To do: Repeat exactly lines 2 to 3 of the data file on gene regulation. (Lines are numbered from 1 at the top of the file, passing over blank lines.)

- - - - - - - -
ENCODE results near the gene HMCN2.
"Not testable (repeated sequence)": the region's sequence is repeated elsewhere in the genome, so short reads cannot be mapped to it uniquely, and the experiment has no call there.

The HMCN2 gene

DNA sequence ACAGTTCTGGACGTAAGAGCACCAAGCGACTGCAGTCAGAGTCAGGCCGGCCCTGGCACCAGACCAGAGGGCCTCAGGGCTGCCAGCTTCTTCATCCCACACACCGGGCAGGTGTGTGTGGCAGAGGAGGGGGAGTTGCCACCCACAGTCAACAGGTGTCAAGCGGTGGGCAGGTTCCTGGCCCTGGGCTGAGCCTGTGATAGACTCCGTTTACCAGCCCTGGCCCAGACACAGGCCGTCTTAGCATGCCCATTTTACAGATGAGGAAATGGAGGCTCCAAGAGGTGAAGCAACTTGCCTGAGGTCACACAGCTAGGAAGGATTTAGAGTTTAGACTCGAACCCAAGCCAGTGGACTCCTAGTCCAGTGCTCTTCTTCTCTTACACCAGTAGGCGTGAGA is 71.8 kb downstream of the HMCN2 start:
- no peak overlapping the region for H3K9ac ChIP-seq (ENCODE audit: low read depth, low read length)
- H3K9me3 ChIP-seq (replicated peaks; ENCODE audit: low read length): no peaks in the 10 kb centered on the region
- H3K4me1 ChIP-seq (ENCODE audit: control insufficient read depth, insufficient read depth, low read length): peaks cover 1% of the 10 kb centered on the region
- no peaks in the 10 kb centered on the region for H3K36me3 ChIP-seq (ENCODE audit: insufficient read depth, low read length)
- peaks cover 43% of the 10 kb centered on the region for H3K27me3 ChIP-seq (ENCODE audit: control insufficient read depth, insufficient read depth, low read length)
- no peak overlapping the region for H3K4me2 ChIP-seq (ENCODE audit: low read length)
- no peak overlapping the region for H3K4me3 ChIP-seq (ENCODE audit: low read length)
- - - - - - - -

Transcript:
"Not testable (repeated sequence)": the region's sequence is repeated elsewhere in the genome, so short reads cannot be mapped to it uniquely, and the experiment has no call there.

The HMCN2 gene